Can I copyright or trademark my building?

I am the owner a unique, one-of-a-kind building that is well known in the area. It has National Historic Monument status, but is privately owned and maintained. It is surrounded by public area, and is a part of historical and other types of tours. This building is being used on various websites, in logo’s, and on T-shirts that are sold in local shops. Other people are making money on the image. Can I get this building trademarked or copyrighted? I really appreciate an opinion if this is a possibility or no chance. Thank you!

Julie on July 8, 2012

Hi Julie. That is an interesting question. You should definitely seek the advice of a local attorney. You could file for a trademark featuring a graphical mark (an iconic representation) of your building. That might prevent people using your graphical mark or something similar to it in logos and marketing materials. If your building itself represents your business, you may be able to get a trademark for the building itself (consult a trademark attorney for that). But a trademark would probably not prevent people from using photos taken from public views — see the landmark case Rock & Roll Hall of Fame v. Gentile, 1998. I believe that you can’t copyright a building (just the design or plans, after 1976) and, even if you could, there is a specific exception for “architectural works” [17 USC §120]. As a property owner, you might get property rights which would depend upon your local laws — consult a local lawyer for that. However, none of this necessarily stops you from trying to control how your building’s image is used. Many distinctive buildings restrict photography use (see buildings to avoid) and you could work with an attorney to develop a licensing plan. Good luck!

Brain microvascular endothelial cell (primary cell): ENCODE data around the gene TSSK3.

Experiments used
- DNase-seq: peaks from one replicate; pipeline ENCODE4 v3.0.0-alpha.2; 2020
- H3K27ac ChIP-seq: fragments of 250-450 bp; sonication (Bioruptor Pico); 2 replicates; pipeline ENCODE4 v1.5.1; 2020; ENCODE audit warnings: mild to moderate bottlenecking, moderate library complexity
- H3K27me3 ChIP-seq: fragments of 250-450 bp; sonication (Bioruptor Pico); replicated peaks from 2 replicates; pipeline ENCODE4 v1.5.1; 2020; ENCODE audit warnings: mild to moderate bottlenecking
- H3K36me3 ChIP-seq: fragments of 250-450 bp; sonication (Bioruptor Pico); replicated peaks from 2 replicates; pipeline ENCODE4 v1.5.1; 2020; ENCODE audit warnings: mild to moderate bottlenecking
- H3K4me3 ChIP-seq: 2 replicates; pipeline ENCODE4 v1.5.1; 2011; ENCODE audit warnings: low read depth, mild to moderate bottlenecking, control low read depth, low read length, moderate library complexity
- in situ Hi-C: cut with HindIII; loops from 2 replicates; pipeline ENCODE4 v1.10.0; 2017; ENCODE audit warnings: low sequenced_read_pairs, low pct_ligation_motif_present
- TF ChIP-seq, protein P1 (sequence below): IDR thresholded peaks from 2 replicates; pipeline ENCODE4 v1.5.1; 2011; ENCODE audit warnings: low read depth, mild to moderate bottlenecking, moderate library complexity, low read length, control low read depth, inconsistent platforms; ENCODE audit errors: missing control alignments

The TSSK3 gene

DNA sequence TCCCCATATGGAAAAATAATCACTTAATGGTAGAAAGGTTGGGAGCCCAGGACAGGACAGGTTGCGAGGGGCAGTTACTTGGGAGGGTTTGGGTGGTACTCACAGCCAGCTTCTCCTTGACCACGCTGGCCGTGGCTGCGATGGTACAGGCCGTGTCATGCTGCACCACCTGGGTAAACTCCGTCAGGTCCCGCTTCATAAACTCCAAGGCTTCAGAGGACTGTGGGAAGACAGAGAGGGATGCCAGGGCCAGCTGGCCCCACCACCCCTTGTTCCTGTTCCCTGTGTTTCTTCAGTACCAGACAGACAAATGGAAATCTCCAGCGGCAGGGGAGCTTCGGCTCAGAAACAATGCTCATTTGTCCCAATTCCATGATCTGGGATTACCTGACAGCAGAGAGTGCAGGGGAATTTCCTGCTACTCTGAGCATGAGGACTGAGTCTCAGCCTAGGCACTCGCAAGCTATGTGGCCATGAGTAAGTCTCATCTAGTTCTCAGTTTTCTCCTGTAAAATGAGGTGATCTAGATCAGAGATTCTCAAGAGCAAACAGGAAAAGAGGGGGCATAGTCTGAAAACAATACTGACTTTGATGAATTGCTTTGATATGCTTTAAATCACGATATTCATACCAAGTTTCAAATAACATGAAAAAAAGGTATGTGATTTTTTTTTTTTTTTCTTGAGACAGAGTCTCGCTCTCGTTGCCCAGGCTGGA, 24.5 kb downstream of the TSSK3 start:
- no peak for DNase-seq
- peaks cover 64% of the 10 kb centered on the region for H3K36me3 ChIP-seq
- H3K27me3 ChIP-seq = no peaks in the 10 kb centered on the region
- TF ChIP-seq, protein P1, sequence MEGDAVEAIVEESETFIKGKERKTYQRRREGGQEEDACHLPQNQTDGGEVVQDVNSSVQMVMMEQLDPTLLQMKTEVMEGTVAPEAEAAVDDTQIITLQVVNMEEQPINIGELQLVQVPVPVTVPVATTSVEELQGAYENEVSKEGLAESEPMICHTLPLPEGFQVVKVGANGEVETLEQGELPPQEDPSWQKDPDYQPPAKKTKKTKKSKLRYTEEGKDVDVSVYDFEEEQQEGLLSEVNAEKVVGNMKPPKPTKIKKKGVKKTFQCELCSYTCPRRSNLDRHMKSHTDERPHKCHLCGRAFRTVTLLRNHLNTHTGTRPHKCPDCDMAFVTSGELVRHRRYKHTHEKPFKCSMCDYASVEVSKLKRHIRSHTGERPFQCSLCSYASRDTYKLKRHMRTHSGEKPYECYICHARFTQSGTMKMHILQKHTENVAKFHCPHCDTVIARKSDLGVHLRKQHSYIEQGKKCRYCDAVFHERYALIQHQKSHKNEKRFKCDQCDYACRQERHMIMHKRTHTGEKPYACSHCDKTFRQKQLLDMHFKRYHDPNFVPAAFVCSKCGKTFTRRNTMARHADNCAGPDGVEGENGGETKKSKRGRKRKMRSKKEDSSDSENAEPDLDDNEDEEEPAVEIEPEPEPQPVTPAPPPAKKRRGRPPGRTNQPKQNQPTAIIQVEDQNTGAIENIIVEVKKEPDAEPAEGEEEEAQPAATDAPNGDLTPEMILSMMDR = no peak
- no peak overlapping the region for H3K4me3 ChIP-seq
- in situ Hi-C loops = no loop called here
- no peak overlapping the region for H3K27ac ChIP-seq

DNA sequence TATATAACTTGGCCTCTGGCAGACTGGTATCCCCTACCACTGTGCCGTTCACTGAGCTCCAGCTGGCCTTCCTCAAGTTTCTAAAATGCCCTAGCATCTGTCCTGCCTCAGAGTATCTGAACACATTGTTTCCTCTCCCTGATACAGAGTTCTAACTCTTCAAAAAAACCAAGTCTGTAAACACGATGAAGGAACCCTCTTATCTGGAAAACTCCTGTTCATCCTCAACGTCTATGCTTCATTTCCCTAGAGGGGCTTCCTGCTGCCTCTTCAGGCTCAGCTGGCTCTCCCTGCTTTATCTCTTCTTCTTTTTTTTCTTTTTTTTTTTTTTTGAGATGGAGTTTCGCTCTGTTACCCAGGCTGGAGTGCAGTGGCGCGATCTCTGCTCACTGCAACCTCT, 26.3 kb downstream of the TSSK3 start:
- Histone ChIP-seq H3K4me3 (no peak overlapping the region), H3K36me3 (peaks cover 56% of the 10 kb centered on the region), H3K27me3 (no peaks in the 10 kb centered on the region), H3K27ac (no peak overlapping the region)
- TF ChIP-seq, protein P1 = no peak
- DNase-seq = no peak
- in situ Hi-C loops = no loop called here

Rock & Roll Hall of Fame, property rights

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